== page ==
With an aim to bring down the no: of savings bank accounts that I hold, I decided to close one of my dormant SB account of mine with a leading private sector bank.
Closing down the account was very simple. I submitted a request for closure of my account at a branch near my home and a few weeks later, I received the closure confirmation and a "Manager's cheque" from my home branch in Bangalore.
I deposited this cheque with one of India's biggest PSU bank. The branch manager called me up and returned the cheque. The reason provided was that "their machine" didn't accept the cheque and they were not sure what a "Manager's cheque" was. The branch manager somehow managed to return the cheque to me without a written explanation ( I didn't persist either, quite unusual of me ).
One retired PSU bank executive came to my help when I was discussing about this with him. He suggested that I tell the bank manager that "Manager's cheque" was nothing but a "pay order" and he can send it for collection to the private bank in other city like he does for any "outstation cheque".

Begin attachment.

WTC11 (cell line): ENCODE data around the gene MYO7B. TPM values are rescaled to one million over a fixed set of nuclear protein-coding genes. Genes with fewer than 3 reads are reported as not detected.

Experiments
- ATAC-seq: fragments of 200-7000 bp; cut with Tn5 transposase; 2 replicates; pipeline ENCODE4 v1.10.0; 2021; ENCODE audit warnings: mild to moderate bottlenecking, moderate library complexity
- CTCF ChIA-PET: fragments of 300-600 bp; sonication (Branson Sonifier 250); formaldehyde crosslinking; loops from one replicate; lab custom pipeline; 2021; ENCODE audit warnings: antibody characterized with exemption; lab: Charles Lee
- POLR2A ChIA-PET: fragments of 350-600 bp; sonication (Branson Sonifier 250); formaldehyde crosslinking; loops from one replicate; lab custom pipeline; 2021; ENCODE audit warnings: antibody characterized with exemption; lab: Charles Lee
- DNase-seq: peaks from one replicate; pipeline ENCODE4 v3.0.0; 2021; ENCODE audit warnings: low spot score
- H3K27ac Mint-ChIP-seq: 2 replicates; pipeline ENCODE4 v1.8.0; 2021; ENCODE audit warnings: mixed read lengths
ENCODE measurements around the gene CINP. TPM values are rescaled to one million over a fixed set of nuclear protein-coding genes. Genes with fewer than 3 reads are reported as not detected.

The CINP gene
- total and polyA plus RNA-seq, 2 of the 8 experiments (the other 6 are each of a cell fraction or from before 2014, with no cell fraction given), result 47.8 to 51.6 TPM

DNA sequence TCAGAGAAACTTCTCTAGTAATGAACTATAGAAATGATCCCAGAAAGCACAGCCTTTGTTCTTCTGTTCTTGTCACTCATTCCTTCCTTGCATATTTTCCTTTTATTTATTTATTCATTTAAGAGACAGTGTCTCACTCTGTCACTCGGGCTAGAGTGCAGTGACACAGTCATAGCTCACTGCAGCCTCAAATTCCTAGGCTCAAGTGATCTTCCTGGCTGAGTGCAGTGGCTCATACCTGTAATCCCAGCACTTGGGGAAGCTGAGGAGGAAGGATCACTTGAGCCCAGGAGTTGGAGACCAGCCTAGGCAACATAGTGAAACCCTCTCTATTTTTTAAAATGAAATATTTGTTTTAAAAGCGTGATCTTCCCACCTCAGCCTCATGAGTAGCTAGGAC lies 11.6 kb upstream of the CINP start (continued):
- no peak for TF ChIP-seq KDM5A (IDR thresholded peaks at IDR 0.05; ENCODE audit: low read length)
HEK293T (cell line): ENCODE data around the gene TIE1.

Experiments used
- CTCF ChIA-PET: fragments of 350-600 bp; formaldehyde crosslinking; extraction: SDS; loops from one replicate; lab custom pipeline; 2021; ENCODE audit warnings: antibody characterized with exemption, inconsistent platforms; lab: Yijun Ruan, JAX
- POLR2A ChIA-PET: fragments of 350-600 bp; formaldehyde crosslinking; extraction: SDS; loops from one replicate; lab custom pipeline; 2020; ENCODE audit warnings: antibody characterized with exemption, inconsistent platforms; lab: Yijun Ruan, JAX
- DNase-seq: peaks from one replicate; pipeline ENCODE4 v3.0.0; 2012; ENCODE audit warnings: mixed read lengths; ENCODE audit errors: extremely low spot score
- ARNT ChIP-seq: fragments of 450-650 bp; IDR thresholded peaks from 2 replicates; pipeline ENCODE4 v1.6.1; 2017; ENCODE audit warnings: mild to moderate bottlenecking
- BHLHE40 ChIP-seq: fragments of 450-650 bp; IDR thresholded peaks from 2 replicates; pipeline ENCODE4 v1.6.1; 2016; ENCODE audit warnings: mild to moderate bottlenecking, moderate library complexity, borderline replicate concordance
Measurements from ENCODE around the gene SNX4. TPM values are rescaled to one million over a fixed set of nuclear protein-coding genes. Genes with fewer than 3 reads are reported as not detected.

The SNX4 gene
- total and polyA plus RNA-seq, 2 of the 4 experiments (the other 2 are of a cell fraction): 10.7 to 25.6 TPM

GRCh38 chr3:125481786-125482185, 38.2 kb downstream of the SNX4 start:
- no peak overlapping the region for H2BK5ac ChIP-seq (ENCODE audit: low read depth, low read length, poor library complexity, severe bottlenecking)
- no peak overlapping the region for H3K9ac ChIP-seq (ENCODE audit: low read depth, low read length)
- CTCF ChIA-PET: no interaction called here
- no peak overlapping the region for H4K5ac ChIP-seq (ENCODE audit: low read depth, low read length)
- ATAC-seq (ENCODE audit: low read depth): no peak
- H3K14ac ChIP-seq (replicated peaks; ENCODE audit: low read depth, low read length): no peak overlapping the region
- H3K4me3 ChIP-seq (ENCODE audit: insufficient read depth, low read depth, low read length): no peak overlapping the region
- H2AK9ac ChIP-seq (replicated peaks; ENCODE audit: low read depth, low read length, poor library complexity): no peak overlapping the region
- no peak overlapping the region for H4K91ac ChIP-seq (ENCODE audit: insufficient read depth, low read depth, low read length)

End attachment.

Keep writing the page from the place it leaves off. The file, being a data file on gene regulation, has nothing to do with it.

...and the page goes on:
When I carried this message back to the bank, the branch manager was not enthusiastic. He was halfheartedly willing to send my cheque for collection and he said that he will not do any follow up in case the private bank doesn't respond back to his branch.
Unwilling to let my cheque go with an ambiguous process and an unenthusiastic person, I finally deposited the cheque with another bank ( private) account of mine.
The whole episode left me wondering about the attitude of PSU banks in such a competitive environment and the "knowledge " levels of a branch manager ( in a metro city!)
Although PSU banks have some inherent advantages, such "excellent? customer service attitude", "knowledgeable?? managers" and "reckless lending " may eventually kill them.
After this episode, When I see a PE of 5 or less for a PSU bank and private sector bank having a much higher P/E number , I have definitely stopped asking "Why?"
Also read, Money with PSU banks